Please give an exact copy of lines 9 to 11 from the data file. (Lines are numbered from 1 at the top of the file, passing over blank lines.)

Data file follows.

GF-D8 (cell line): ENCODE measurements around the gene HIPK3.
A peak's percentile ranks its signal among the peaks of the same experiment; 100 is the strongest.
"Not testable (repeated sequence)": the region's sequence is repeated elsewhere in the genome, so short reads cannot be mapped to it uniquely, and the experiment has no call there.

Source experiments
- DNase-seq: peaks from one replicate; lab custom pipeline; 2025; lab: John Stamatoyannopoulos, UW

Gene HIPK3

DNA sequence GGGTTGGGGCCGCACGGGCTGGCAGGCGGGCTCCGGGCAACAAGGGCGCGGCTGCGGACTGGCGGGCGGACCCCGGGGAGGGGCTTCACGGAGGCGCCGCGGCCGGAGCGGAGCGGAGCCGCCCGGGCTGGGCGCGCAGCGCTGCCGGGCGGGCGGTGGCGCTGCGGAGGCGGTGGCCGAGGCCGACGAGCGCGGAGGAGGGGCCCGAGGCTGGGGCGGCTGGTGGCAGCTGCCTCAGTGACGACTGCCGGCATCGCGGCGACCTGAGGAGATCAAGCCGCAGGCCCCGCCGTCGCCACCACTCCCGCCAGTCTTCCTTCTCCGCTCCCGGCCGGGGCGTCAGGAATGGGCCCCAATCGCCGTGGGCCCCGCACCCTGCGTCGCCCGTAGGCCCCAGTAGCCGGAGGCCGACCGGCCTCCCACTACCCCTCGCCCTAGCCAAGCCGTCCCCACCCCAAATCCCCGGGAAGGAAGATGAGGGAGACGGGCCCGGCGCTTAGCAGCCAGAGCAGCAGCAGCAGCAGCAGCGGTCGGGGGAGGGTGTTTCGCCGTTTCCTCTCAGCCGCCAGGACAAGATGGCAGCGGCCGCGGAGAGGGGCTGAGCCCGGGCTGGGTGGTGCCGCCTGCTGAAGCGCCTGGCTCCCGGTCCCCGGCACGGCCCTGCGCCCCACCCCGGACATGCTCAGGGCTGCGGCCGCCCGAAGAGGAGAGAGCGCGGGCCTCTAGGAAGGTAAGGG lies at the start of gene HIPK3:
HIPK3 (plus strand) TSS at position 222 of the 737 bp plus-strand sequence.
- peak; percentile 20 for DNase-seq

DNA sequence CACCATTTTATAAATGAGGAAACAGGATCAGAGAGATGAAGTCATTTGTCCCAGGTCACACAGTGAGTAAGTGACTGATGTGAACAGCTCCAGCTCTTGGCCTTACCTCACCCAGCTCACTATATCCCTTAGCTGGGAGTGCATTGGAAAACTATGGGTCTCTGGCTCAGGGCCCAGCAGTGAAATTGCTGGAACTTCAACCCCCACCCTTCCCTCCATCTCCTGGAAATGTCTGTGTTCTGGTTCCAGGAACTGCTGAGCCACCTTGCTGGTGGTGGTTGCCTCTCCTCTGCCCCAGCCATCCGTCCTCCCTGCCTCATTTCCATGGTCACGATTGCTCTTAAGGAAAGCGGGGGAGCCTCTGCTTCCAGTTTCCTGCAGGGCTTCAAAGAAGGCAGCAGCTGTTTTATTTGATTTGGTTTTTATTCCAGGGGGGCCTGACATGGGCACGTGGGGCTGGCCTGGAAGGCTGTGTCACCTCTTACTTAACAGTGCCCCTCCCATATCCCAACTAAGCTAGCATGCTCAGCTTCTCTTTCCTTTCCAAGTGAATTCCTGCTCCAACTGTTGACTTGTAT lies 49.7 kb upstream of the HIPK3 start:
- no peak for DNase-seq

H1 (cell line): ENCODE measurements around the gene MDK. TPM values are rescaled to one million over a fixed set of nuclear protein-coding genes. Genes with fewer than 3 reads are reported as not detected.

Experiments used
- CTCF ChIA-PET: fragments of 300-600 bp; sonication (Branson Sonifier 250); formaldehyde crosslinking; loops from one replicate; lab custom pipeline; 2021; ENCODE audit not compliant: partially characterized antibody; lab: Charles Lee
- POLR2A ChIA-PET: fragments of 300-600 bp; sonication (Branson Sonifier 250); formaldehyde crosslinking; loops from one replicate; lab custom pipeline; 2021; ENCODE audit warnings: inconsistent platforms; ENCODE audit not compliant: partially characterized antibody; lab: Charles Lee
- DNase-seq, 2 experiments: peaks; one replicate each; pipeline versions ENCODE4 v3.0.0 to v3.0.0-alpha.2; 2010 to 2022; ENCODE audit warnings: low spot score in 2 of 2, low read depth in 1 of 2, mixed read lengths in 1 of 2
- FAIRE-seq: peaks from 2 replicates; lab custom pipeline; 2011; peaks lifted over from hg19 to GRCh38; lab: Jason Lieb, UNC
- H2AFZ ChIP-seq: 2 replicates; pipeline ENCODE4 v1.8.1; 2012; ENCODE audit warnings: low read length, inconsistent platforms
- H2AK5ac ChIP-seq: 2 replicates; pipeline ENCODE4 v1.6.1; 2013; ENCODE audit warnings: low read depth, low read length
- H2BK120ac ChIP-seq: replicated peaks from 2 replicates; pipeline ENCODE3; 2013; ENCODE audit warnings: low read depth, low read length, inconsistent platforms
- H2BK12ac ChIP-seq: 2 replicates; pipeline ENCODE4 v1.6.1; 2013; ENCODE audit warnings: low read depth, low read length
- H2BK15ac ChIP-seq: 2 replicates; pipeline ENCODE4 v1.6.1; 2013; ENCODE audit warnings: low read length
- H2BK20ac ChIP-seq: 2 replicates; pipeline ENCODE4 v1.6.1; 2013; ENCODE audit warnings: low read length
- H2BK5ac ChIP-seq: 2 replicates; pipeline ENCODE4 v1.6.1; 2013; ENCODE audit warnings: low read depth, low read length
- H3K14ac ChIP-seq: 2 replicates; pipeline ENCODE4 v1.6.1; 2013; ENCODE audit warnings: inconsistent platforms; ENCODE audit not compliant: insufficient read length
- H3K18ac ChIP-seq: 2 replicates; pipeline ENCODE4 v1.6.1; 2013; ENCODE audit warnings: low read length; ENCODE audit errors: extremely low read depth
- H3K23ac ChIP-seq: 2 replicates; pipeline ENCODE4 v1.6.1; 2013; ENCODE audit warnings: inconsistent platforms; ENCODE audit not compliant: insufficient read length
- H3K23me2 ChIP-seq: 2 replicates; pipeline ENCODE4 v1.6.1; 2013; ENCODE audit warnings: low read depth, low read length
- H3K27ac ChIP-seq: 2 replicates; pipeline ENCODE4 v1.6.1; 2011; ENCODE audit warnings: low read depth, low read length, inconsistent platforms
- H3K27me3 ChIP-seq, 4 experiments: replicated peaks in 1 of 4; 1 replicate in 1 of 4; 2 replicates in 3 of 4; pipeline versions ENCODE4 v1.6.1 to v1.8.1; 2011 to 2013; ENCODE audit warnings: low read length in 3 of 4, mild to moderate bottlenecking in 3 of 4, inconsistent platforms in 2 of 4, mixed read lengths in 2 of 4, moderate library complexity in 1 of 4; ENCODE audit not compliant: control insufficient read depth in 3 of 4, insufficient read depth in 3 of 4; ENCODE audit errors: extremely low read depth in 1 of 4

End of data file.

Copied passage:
- peak; percentile 20 for DNase-seq

DNA sequence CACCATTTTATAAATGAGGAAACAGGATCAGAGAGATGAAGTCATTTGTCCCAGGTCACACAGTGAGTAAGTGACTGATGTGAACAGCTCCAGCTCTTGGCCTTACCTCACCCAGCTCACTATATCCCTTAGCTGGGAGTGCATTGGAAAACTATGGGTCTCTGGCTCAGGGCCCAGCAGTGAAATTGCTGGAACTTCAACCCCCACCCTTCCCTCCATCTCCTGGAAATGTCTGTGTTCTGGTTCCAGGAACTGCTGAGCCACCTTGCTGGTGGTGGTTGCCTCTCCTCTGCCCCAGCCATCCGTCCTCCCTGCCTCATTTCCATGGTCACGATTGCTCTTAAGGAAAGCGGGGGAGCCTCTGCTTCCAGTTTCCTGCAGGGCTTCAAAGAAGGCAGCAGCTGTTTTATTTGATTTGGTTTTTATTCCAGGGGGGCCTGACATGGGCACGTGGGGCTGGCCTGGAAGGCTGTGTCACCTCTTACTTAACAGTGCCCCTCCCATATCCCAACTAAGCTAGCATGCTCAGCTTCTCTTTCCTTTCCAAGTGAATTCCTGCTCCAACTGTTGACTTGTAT lies 49.7 kb upstream of the HIPK3 start:
- no peak for DNase-seq